THE chairman of the House committee on trade and industry has called for the passage of a proposed law that would pave the way for expressways to transition to a unified cashless collection system in a bid to minimize physical contact as the country transitions to the new normal.
"With the coronavirus disease (COVID-19) pandemic, however, going cashless on toll collections has taken a public health significance. Our expressways serve as gateways to different parts of the country," Valenzuela City Rep. Wes Gatchalian, the panel chairman, stressed.
Gatchalian said the passage of House Bill (HB) No. 6619 would allow expressways to transition into a cash-less collection system, which will eliminate direct contact between travellers and toll collectors and aid in the prevention of cross-border transmission of the coronavirus.
"In the absence of a cure or vaccine for COVID-19, and with the still increasing number of confirmed infections in the country, we must continue finding ways to help contain the spread of the virus and save more lives,” said Gatchalian.
Under Gatchalian’s proposed law, all toll collection facilities operating in Philippine expressways will be required to implement technologies and business practices that provide for the interoperability of electronic toll collection (ETC) programs in their respective expressways.
HB No. 6619 mandates the Department of Transportation (DOTR), in collaboration with the Department of Science and Technology (DOST), to create a multi-protocol radio frequency identification (RFID) tag. The proposed legislation also mandates the creation of the National Electronic Toll Collection System (NETCS).
Gatchalian said the RFID tag should be readily integrated with existing toll collection systems on all expressways. The RFID account for the NETCS must also be reloadable in reloading stations of existing ETCs.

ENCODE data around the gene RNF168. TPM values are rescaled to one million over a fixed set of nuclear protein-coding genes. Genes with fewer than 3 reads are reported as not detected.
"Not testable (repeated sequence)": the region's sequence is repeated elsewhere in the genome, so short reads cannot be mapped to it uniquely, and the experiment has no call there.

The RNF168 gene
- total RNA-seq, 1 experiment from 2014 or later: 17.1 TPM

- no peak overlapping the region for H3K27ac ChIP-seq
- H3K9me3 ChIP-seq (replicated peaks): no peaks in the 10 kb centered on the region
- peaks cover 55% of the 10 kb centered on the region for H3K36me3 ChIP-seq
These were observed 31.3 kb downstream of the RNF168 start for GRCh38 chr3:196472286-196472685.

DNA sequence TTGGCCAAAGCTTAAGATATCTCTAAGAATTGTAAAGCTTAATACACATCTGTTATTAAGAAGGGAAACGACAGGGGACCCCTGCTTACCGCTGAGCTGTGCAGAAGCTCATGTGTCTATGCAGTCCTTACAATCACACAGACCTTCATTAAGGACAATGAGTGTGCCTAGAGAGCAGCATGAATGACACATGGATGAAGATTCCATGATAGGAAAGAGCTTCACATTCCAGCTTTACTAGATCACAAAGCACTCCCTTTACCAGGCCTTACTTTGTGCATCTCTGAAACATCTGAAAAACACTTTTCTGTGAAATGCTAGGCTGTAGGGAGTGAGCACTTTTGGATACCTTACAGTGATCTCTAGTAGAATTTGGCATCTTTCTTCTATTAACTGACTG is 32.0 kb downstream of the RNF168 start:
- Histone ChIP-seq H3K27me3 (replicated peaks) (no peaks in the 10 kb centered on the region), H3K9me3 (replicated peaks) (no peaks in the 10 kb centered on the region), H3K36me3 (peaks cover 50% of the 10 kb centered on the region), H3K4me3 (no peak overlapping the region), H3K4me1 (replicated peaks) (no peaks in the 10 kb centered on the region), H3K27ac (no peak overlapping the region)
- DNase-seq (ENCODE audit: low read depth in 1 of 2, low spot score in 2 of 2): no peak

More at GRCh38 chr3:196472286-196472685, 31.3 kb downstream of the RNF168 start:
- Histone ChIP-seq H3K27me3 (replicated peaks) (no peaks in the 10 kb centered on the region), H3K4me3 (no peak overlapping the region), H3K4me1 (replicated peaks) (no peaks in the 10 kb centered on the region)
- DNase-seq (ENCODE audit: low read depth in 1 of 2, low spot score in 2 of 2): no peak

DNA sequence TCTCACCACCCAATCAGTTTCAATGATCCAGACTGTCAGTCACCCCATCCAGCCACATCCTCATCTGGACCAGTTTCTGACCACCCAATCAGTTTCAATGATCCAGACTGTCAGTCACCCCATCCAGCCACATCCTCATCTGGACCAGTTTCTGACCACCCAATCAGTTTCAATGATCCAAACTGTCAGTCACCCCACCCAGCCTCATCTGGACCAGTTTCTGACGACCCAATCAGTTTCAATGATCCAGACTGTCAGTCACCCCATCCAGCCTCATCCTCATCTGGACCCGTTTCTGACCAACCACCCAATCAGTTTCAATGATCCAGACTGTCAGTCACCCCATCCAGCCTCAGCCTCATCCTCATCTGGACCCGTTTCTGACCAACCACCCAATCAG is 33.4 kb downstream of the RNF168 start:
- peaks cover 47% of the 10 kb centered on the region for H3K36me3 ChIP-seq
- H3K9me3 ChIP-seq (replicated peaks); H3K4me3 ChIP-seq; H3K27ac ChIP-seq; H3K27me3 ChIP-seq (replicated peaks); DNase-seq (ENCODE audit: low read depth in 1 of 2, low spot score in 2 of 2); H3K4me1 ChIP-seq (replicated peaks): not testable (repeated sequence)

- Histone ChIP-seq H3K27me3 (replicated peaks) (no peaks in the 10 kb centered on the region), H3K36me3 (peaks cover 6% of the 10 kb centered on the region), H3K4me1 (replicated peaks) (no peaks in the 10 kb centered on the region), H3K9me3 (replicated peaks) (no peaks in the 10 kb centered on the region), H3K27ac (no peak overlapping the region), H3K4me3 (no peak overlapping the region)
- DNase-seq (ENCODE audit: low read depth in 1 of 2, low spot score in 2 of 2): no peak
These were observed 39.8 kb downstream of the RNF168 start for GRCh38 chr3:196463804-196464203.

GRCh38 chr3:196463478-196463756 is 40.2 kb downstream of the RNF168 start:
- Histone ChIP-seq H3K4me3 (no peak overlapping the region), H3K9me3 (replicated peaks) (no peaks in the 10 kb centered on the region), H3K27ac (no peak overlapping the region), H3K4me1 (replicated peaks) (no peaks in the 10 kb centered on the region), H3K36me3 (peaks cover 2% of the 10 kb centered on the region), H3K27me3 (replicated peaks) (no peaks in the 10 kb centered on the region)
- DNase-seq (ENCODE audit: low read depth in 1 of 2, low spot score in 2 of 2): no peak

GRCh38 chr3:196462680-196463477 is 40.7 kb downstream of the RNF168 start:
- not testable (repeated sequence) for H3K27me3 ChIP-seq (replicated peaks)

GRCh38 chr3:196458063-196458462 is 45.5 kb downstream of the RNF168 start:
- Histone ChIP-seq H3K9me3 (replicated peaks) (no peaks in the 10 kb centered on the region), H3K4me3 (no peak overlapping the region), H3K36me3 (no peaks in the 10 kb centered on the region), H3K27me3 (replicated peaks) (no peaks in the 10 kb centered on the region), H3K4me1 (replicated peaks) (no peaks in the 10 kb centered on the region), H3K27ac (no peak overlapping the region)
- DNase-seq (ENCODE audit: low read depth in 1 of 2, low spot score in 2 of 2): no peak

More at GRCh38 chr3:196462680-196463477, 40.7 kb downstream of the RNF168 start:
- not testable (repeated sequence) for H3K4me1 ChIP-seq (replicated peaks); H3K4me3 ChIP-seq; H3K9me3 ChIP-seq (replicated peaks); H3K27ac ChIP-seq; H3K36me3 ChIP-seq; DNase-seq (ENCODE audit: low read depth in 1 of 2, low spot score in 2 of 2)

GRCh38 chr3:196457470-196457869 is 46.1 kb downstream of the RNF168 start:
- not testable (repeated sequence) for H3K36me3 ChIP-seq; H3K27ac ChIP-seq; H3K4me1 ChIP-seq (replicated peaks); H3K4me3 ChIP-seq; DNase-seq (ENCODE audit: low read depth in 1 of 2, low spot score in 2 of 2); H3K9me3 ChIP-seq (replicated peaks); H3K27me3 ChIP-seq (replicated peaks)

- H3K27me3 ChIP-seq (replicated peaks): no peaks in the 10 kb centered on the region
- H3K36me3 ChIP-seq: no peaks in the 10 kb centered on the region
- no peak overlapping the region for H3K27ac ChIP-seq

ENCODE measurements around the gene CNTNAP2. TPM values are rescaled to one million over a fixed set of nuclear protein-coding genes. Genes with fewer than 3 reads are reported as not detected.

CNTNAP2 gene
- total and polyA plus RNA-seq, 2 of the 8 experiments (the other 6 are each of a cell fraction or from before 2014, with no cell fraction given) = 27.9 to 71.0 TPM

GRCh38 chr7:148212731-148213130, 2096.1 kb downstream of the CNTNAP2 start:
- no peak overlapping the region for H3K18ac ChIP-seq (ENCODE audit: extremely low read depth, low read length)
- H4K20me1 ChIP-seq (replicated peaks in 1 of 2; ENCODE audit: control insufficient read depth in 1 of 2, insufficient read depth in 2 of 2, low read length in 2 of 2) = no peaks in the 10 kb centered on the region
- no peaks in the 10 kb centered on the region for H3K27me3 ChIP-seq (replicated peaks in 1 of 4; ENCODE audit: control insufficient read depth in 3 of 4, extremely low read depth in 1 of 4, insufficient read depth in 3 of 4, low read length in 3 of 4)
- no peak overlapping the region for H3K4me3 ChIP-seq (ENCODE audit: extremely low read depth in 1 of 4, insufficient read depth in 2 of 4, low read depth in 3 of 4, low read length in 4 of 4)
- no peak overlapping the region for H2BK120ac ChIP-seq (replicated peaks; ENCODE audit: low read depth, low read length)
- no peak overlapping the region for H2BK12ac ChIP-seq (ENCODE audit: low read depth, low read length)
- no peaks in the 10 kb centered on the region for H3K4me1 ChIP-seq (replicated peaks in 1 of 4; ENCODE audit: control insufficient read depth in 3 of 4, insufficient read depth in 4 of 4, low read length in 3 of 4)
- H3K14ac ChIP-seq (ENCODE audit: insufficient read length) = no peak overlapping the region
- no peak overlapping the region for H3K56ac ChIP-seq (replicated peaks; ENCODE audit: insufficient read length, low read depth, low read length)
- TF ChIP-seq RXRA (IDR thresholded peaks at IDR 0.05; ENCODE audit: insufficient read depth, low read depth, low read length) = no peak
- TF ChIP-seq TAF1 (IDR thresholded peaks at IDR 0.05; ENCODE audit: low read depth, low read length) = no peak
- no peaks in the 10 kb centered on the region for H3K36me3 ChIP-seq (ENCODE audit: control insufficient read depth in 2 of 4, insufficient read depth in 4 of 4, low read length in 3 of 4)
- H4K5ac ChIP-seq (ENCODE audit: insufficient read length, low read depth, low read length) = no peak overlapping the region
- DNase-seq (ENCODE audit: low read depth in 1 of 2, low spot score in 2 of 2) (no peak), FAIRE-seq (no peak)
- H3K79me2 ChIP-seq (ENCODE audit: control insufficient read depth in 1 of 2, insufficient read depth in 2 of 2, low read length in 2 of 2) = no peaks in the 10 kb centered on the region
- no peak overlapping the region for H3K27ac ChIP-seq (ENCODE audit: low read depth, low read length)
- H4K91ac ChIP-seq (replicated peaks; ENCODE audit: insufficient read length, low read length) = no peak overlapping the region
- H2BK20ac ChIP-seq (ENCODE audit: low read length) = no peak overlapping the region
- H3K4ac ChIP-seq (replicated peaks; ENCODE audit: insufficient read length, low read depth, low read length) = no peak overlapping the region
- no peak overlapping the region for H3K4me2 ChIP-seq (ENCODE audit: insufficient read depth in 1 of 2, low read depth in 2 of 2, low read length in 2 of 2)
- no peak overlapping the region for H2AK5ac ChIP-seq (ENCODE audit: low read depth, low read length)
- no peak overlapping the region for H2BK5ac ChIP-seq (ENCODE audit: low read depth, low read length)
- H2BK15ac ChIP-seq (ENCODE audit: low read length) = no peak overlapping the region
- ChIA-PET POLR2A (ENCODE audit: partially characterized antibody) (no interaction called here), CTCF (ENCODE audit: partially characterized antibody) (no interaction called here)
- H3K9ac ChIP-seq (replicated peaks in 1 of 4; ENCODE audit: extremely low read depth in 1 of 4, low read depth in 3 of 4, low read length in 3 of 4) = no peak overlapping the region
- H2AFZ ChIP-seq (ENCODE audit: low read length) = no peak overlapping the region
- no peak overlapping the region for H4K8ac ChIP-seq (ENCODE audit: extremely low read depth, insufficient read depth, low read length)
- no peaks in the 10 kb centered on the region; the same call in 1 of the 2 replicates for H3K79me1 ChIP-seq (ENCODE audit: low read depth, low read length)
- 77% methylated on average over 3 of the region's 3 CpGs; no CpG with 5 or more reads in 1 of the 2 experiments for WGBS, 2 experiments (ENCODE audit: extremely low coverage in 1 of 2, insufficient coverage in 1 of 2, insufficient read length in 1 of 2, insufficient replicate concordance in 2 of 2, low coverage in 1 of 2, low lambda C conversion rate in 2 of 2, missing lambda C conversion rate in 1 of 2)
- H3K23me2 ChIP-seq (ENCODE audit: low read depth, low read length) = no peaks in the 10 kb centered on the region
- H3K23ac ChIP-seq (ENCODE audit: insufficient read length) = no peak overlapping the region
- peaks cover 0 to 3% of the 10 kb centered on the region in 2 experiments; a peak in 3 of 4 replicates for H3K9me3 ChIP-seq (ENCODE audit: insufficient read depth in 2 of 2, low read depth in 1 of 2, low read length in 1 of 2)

Toll collection booths shall also issue or display timely statements of toll transactions upon use of the RFID tags to provide transparency to consumers and protect them from hidden charges.
Gatchalian noted that a toll interoperability memorandum agreement signed by the toll road companies operating 13 expressways in Luzon has already been in existence for years, although it has been largely ineffective in enforcing toll interoperability.
The Land Transportation and Franchising Regulatory Board (LTFRB) also recently directed all toll operators to give free installation of RFID for vehicles using expressways, as a means to limit direct hand contact for toll payments and ensure social distancing measures.
However, Gatchalian said these RFID tags should also be interoperable for practicality, convenience, and public health safety.
“These different expressways were built, maintained and currently operated by different companies under the build–operate–transfer (BOT) scheme. Each toll road operator in the country utilizes different ETC systems which are not interoperable with one another. As a result, motorists that travel between these different expressways are required to maintain multiple ETC accounts in order to utilize the ETC toll booths in all the expressways or else forced to wait in long traffic lines to pay using cash,” he said.